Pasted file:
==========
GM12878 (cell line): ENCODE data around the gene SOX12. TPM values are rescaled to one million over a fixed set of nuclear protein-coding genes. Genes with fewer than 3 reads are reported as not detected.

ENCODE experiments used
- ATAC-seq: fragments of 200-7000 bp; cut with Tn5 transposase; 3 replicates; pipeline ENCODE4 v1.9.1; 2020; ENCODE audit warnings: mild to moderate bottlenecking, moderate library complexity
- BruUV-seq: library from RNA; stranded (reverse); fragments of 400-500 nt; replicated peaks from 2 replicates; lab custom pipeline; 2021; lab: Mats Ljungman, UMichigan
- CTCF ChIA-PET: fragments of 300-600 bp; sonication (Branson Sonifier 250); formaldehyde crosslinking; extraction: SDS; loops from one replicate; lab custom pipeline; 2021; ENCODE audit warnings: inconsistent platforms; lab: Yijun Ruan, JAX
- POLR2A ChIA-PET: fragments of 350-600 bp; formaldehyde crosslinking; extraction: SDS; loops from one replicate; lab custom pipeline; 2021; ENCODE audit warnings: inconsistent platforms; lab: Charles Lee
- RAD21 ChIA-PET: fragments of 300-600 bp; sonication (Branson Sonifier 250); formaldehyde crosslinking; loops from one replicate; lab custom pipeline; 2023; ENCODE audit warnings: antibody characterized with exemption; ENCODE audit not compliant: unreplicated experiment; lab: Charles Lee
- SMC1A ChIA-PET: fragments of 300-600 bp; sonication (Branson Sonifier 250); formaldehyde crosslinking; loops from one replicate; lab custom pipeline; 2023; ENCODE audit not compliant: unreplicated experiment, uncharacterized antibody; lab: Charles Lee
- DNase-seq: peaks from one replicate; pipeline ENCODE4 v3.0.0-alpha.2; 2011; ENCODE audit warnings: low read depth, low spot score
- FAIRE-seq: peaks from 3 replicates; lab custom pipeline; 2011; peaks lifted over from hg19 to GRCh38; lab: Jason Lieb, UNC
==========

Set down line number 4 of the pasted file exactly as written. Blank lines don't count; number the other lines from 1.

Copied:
- BruUV-seq: library from RNA; stranded (reverse); fragments of 400-500 nt; replicated peaks from 2 replicates; lab custom pipeline; 2021; lab: Mats Ljungman, UMichigan